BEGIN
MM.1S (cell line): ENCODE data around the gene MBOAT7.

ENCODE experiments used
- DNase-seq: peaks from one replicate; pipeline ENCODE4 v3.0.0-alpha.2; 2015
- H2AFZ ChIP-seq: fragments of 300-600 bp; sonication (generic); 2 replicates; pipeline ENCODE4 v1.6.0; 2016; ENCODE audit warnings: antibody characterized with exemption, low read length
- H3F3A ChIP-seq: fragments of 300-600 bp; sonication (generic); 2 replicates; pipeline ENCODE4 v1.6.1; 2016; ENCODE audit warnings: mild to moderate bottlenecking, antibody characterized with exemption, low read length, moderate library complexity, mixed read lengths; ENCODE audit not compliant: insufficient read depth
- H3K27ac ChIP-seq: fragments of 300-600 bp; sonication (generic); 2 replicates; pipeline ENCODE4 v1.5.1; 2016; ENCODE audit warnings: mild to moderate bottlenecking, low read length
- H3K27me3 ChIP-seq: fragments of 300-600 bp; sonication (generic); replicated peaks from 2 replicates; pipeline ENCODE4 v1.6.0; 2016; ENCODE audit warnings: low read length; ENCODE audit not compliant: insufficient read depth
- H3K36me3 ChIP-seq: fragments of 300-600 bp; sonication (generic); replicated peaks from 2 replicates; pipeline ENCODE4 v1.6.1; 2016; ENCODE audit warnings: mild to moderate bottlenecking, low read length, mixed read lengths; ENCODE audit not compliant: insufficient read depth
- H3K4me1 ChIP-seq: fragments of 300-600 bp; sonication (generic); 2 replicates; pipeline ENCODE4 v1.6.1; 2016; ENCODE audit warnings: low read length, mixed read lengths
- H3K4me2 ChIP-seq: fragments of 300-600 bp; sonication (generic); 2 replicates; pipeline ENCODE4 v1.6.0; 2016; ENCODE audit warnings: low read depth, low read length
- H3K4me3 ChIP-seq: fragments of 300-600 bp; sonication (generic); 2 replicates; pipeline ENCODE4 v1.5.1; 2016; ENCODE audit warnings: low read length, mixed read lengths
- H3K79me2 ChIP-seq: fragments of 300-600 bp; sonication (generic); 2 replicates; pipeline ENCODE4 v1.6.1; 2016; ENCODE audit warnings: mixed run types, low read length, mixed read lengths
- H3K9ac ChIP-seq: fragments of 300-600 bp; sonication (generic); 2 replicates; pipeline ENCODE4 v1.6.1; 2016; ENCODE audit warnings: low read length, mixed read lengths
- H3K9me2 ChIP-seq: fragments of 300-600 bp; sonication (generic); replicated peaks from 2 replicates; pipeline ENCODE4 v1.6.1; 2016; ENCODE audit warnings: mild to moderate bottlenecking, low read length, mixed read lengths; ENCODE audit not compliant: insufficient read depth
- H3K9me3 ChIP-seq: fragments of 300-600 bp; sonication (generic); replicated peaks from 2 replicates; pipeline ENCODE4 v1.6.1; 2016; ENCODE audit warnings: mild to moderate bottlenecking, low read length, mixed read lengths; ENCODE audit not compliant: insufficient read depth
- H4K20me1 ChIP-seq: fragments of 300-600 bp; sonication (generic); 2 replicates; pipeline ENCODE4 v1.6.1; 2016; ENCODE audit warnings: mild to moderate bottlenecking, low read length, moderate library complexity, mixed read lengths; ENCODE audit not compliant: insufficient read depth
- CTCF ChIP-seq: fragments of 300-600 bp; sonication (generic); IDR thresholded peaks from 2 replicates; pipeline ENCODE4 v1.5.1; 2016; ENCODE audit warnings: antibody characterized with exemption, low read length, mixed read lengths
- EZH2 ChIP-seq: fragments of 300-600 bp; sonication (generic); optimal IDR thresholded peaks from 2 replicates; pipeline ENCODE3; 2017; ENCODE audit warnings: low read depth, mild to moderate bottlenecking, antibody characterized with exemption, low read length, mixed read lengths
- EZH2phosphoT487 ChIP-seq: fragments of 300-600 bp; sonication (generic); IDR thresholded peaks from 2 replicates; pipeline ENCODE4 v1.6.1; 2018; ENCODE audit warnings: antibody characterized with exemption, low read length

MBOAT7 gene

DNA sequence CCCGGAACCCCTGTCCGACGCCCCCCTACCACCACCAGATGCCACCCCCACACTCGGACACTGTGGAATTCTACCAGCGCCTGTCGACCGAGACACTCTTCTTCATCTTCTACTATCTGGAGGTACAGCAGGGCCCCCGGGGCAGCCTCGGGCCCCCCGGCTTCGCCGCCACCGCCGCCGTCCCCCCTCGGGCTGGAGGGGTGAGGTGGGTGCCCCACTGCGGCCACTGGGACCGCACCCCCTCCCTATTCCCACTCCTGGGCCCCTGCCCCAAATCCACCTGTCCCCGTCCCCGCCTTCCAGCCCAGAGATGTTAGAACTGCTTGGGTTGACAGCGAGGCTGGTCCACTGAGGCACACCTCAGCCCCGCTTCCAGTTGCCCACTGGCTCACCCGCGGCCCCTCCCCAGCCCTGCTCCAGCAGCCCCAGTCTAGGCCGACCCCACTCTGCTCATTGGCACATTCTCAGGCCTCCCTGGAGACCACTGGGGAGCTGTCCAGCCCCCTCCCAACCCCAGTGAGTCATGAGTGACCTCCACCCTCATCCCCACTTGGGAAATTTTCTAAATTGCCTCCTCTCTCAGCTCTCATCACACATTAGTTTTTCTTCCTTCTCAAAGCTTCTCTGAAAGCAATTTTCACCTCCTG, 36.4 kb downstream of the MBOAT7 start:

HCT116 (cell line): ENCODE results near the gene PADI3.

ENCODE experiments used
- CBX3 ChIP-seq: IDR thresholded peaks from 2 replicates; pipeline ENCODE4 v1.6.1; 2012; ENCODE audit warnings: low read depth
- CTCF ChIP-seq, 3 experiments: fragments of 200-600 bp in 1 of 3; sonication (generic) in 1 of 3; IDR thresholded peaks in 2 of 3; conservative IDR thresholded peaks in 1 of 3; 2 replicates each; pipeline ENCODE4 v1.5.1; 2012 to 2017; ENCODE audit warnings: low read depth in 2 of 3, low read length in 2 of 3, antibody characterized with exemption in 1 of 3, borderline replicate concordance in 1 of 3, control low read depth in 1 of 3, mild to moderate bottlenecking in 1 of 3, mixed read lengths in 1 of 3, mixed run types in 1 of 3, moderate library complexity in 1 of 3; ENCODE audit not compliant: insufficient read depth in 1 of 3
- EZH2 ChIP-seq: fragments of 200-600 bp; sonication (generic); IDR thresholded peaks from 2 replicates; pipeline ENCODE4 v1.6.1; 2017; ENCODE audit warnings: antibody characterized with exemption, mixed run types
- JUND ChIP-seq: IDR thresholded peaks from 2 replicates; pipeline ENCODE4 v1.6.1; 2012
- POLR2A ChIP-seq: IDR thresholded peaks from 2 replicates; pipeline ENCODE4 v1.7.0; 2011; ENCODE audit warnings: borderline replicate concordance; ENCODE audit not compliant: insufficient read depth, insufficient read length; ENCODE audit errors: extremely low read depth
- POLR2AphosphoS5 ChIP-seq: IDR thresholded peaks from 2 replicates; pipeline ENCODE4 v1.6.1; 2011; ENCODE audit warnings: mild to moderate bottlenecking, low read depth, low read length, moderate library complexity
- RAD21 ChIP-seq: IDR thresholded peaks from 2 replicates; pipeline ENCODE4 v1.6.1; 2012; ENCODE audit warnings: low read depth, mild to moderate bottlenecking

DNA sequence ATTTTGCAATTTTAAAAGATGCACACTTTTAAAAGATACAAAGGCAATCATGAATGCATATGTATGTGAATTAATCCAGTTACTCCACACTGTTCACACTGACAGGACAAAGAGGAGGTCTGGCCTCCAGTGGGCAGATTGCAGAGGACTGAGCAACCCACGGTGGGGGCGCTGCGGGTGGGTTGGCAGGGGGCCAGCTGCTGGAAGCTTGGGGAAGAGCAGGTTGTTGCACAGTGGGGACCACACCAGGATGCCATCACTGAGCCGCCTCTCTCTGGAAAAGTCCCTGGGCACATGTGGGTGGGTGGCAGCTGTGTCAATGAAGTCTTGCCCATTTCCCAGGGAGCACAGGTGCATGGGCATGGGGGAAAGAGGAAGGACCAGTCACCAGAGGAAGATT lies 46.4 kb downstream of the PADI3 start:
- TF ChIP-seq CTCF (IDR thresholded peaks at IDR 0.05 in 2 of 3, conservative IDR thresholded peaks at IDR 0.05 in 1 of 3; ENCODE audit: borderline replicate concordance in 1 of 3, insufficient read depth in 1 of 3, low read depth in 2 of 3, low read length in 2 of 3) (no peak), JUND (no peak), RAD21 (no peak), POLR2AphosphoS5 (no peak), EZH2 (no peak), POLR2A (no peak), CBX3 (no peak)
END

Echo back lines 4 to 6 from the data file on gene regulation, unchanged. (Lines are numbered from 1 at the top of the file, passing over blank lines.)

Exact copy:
- H2AFZ ChIP-seq: fragments of 300-600 bp; sonication (generic); 2 replicates; pipeline ENCODE4 v1.6.0; 2016; ENCODE audit warnings: antibody characterized with exemption, low read length
- H3F3A ChIP-seq: fragments of 300-600 bp; sonication (generic); 2 replicates; pipeline ENCODE4 v1.6.1; 2016; ENCODE audit warnings: mild to moderate bottlenecking, antibody characterized with exemption, low read length, moderate library complexity, mixed read lengths; ENCODE audit not compliant: insufficient read depth
- H3K27ac ChIP-seq: fragments of 300-600 bp; sonication (generic); 2 replicates; pipeline ENCODE4 v1.5.1; 2016; ENCODE audit warnings: mild to moderate bottlenecking, low read length